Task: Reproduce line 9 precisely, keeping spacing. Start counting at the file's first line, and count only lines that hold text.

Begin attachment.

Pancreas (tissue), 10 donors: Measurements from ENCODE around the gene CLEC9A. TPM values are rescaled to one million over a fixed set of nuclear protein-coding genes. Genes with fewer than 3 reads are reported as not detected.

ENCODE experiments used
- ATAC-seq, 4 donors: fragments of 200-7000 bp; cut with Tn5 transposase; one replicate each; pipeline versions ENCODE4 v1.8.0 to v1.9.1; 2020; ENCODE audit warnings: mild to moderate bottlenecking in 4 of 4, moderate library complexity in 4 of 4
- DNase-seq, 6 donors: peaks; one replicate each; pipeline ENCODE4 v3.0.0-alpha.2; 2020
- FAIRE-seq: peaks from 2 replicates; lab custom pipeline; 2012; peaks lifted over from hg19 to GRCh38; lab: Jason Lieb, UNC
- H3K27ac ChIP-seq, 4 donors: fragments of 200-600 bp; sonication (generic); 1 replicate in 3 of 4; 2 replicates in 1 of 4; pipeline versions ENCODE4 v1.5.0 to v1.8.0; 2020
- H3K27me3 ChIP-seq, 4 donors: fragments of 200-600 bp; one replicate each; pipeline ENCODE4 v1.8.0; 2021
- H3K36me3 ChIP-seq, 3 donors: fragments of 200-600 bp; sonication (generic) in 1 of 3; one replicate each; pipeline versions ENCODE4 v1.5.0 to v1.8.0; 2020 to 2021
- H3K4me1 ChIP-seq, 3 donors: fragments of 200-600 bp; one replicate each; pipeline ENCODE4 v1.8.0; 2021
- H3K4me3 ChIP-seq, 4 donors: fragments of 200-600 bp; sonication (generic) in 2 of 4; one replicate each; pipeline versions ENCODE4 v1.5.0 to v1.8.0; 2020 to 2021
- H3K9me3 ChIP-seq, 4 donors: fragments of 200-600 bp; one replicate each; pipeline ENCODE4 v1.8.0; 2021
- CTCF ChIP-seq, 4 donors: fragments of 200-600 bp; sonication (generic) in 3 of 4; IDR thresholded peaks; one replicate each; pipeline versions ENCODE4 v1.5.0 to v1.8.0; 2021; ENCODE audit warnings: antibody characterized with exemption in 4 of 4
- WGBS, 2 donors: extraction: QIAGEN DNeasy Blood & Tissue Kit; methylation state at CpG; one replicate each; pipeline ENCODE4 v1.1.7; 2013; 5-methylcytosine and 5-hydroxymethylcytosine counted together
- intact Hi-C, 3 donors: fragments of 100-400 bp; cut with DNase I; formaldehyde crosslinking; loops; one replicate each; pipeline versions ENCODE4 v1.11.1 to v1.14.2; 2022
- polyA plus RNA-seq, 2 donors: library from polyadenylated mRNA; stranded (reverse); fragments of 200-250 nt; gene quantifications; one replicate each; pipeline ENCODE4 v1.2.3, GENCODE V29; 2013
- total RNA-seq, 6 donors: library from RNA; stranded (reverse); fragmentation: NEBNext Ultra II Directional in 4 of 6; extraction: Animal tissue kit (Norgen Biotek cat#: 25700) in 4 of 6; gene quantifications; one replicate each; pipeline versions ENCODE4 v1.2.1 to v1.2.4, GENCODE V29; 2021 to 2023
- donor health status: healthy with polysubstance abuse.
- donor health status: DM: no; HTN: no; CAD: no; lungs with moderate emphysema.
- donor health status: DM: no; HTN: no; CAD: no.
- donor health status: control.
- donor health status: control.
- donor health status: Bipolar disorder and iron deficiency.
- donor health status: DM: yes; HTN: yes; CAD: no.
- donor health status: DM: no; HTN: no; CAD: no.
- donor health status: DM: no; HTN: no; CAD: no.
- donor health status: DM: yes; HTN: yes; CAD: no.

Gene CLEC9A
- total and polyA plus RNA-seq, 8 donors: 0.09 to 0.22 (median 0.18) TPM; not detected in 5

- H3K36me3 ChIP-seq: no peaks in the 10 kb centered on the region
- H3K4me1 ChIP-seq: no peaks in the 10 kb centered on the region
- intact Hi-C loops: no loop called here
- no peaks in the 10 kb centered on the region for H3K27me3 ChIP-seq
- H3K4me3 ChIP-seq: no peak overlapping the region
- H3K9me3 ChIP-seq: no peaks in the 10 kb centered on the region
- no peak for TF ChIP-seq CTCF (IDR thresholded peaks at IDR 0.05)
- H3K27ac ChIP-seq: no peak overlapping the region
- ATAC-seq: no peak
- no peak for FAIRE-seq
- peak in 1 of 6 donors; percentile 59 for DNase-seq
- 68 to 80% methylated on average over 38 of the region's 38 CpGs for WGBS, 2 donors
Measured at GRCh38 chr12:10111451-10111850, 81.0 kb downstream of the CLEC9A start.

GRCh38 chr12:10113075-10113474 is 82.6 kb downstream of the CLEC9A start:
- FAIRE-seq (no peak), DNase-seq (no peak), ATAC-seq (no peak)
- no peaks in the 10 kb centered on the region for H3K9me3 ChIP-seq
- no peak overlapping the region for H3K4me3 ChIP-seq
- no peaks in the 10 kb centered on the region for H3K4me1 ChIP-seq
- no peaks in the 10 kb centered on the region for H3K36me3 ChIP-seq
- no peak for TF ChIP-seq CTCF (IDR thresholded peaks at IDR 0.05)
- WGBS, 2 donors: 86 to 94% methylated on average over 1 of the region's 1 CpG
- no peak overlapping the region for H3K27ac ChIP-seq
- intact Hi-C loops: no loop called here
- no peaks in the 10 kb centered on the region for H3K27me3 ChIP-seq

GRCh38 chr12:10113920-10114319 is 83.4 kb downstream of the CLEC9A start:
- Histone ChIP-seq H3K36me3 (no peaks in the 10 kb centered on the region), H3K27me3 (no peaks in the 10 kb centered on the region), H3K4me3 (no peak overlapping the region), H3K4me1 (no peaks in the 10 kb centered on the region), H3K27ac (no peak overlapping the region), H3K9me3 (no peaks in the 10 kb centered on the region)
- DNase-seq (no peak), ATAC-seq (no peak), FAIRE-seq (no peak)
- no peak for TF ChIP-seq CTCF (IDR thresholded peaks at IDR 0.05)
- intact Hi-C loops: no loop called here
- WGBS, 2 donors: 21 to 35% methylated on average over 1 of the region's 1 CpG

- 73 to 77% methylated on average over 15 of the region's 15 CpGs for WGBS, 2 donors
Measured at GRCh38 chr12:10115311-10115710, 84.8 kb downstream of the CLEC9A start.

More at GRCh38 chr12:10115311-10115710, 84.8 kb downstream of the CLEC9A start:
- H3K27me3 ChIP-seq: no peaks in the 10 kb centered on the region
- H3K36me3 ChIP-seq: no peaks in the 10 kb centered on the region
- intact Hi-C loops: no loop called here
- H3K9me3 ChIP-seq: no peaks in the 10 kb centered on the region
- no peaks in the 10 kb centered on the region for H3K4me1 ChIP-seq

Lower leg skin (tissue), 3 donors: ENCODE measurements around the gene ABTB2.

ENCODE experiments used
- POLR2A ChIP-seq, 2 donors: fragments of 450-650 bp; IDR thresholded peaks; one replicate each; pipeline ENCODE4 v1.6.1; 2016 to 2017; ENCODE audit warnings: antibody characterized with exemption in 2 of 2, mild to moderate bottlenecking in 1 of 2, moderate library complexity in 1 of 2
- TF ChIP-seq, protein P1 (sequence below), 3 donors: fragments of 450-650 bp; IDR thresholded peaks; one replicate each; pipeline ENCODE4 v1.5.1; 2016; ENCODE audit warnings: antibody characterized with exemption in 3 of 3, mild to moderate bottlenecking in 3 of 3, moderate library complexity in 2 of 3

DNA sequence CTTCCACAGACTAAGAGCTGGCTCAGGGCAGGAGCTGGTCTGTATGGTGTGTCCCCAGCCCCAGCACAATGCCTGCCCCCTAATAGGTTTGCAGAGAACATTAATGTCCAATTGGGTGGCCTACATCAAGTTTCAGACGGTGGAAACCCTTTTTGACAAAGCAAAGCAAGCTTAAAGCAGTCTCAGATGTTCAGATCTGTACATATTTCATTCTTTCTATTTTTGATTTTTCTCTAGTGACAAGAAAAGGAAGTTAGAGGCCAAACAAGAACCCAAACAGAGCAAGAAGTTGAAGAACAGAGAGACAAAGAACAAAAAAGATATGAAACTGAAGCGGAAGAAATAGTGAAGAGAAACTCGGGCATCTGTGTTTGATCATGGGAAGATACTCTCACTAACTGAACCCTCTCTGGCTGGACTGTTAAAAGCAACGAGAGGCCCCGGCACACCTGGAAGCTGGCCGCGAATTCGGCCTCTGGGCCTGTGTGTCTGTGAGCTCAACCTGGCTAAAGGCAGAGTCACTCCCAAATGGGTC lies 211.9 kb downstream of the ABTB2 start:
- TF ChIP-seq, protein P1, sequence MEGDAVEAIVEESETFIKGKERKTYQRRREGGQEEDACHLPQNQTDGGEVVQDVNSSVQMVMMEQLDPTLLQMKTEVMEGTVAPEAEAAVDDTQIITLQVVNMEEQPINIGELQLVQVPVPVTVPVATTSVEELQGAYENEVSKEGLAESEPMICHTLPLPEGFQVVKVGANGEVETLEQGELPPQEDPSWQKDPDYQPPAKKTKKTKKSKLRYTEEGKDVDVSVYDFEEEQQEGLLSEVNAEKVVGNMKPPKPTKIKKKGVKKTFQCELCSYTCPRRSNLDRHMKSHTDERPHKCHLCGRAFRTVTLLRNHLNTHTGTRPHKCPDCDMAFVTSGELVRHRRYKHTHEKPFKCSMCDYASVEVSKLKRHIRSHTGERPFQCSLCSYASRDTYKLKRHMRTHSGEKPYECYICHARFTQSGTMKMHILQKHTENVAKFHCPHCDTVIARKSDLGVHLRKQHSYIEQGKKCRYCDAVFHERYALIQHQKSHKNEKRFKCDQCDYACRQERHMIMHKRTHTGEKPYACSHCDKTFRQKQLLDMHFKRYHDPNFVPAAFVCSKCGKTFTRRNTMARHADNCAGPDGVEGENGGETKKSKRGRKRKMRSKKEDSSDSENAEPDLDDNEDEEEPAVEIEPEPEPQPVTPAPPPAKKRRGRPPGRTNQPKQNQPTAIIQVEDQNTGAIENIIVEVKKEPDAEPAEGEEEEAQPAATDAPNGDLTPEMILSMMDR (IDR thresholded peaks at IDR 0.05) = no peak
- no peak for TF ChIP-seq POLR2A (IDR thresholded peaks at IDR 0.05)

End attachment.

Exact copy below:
- H3K4me1 ChIP-seq, 3 donors: fragments of 200-600 bp; one replicate each; pipeline ENCODE4 v1.8.0; 2021